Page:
Virginia Congressman and Freedom Caucus member on future of healthcare

Virginia Congressman and Freedom Caucus member on future of healthcare

Even though the Republican Health Care Bill didn't have enough support in the U.S. House to pass, Congressman Jim Jordan is still optimistic there will be a new nationwide health care plan.

Rep. Mark Meadows, R-N.C., the head of the conservative House Freedom Caucus, "is a pathological liar who isn't interested in getting to yes", one House GOP colleague told The Hill. "What we're trying to do is work through issues that are important to all of us but make sure that pre-existing conditions are taken care of".

There are arguably more hard "no" votes (members not likely to be convinced to move to "yes") for the GOP leadership's plan among moderate Republicans than there are among the members of the Freedom Caucus.

White House efforts to appease staunch conservatives in the House Freedom Caucus have been broadly credited with sinking the first attempt to repeal and replace Obamacare last month.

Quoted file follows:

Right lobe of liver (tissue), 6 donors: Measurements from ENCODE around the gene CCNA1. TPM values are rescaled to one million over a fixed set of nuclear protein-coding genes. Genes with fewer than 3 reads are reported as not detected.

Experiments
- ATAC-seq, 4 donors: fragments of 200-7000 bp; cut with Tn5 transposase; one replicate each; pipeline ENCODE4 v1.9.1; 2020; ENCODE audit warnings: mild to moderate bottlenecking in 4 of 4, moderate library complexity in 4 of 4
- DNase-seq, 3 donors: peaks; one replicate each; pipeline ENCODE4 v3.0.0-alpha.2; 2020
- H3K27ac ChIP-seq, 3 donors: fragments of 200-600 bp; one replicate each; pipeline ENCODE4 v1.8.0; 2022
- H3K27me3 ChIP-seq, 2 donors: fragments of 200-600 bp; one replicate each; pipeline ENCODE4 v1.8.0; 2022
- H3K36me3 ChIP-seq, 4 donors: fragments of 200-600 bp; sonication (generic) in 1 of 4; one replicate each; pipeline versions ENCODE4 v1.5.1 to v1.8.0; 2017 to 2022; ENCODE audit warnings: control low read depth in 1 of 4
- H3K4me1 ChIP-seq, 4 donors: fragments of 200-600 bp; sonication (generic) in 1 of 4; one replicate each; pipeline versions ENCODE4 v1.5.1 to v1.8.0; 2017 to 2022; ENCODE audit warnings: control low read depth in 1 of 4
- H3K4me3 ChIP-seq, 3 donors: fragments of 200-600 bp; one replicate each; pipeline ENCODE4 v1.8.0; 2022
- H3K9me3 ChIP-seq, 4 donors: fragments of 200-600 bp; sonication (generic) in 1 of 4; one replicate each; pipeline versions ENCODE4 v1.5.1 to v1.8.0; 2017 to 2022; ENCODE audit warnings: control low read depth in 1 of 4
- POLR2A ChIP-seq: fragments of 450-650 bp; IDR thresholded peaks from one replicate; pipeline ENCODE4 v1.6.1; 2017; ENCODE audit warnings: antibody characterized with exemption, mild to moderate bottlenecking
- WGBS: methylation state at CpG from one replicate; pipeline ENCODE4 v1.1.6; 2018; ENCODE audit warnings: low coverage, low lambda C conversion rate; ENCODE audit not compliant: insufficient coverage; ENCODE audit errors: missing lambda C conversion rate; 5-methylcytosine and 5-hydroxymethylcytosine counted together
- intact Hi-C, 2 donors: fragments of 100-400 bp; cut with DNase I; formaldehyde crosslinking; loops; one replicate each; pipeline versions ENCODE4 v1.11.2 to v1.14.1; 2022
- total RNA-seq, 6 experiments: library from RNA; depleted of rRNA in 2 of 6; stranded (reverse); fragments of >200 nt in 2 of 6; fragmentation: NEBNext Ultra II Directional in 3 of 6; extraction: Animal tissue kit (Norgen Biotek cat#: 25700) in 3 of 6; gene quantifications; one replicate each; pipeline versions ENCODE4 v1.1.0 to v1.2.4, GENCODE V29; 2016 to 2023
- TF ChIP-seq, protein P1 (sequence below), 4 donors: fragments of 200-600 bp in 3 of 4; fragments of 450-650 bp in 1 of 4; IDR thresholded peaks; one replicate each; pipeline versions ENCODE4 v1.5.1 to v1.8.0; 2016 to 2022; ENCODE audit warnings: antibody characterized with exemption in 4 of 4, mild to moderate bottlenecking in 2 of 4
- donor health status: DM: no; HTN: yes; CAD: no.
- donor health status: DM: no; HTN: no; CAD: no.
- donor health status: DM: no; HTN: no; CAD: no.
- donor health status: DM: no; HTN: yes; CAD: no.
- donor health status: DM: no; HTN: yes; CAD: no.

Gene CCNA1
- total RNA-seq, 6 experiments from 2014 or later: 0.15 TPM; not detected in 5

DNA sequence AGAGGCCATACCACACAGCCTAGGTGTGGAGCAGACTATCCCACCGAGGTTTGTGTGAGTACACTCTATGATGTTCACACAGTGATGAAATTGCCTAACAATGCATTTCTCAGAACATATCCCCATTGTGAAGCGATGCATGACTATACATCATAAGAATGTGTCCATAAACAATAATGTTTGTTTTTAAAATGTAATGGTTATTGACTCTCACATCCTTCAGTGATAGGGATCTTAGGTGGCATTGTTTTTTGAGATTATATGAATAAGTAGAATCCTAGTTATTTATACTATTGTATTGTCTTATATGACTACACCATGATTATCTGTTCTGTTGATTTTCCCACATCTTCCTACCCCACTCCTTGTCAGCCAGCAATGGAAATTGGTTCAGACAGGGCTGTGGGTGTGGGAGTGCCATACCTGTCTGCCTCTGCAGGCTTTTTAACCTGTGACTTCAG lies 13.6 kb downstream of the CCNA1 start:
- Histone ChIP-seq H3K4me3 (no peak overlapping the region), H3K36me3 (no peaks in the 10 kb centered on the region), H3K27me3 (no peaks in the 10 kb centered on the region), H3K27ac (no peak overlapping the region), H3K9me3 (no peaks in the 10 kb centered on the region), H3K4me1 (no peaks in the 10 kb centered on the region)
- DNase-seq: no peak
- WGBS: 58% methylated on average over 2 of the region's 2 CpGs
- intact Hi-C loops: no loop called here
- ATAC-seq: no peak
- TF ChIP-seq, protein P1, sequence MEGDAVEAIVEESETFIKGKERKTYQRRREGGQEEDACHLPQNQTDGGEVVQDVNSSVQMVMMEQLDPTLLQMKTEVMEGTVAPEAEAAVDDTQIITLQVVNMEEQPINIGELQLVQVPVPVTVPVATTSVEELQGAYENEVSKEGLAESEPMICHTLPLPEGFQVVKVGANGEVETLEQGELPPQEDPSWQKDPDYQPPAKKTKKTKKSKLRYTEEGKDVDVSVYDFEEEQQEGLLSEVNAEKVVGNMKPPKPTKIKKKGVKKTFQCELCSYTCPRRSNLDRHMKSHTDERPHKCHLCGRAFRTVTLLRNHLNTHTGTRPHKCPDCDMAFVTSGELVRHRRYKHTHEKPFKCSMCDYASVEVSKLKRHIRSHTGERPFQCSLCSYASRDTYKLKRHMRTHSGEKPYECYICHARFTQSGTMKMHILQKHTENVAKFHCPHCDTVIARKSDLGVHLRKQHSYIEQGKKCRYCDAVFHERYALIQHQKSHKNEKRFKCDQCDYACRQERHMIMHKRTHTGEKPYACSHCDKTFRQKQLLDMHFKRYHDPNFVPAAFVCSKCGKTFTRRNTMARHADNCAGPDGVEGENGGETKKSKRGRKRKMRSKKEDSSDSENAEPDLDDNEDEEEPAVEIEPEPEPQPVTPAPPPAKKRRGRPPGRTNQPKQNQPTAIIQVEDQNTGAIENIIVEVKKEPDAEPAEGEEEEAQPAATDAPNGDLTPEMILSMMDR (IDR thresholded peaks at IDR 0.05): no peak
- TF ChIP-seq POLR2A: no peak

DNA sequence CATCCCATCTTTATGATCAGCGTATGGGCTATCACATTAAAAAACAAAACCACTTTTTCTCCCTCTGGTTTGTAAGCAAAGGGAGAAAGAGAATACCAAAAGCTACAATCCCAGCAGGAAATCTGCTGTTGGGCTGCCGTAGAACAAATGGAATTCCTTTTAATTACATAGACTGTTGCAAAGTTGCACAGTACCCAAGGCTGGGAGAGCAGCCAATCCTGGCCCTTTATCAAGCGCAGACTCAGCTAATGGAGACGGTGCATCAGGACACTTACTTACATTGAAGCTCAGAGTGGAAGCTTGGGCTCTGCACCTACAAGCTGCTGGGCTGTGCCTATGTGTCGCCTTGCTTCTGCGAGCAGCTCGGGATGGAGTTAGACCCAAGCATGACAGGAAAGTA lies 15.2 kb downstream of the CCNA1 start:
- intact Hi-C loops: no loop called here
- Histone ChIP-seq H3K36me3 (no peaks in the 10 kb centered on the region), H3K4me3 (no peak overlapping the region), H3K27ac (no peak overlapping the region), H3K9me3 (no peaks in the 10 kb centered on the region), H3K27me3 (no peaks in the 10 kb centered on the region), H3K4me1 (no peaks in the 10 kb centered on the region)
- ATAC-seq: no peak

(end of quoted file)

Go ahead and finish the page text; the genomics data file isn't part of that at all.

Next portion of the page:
Meadows said that if a deal comes together then the House could vote soon, possibly even returning to Washington early.

"What I'm getting to him is based on conversations that I've had with (Tuesday Group co-chairman) Tom MacArthur and leadership, but I wouldn't say that it's approved at this point", he told the paper.

The conservative caucus backed a plan from Rep. Mark Sanford, R-S.C., that would require insurers to cover patients with pre-existing conditions so long as they maintained continuous coverage. Worse, this week it was reported that Trump is officially putting tax reform on hold to give health care another go.

The Republican establishment attacks on Rep. Scott Perry and the other members of the Freedom Caucus for failing to support the American Healthcare Act has caused much dismay and disappointment among us Republicans who still believe in liberty. The only victor in both cases would be further growth of government bureaucracy, and the large health systems and insurance companies (special interests) feeding at the trough of taxpayer subsidies - probably the real reason for the Republican establishment's lost zeal for repeal.

"We're very close. The biggest thing for all of us is we want to make sure we don't just have repeal, but we have a replacement that drives down insurance premiums", he said.

With members of Congress now on recess, work on a a new healthcare bill is at a stand still.

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